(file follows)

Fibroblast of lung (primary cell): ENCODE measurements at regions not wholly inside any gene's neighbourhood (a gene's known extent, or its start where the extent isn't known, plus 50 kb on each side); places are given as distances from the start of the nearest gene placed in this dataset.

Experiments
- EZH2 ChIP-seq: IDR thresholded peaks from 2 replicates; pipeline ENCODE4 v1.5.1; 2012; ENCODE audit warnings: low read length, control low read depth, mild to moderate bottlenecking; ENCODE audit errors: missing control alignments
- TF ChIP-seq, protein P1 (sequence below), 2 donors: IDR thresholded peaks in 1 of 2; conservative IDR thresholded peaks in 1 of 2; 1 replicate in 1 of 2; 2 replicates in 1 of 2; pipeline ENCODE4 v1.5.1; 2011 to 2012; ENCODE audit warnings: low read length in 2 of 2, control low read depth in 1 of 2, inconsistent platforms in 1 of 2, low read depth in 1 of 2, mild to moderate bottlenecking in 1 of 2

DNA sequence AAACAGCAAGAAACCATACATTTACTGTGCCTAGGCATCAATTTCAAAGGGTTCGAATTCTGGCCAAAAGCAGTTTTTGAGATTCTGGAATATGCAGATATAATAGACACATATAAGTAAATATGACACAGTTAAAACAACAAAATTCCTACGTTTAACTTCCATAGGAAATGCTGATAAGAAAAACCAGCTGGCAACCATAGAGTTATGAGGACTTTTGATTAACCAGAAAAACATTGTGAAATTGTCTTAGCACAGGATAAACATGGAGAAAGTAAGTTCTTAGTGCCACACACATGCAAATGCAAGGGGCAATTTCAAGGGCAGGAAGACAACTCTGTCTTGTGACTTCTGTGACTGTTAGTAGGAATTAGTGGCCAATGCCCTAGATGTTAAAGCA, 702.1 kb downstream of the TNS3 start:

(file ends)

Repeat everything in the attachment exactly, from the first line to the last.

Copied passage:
Fibroblast of lung (primary cell): ENCODE measurements at regions not wholly inside any gene's neighbourhood (a gene's known extent, or its start where the extent isn't known, plus 50 kb on each side); places are given as distances from the start of the nearest gene placed in this dataset.

Experiments
- EZH2 ChIP-seq: IDR thresholded peaks from 2 replicates; pipeline ENCODE4 v1.5.1; 2012; ENCODE audit warnings: low read length, control low read depth, mild to moderate bottlenecking; ENCODE audit errors: missing control alignments
- TF ChIP-seq, protein P1 (sequence below), 2 donors: IDR thresholded peaks in 1 of 2; conservative IDR thresholded peaks in 1 of 2; 1 replicate in 1 of 2; 2 replicates in 1 of 2; pipeline ENCODE4 v1.5.1; 2011 to 2012; ENCODE audit warnings: low read length in 2 of 2, control low read depth in 1 of 2, inconsistent platforms in 1 of 2, low read depth in 1 of 2, mild to moderate bottlenecking in 1 of 2

DNA sequence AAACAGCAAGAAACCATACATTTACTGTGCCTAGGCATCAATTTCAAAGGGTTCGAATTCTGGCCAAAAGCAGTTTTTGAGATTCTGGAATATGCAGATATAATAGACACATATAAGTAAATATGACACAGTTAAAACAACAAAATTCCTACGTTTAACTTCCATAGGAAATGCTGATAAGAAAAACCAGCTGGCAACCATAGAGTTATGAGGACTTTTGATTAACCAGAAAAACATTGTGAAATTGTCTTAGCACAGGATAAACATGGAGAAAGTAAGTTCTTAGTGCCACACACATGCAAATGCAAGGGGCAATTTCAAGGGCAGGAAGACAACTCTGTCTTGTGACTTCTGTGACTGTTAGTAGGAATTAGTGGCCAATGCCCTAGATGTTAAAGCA, 702.1 kb downstream of the TNS3 start: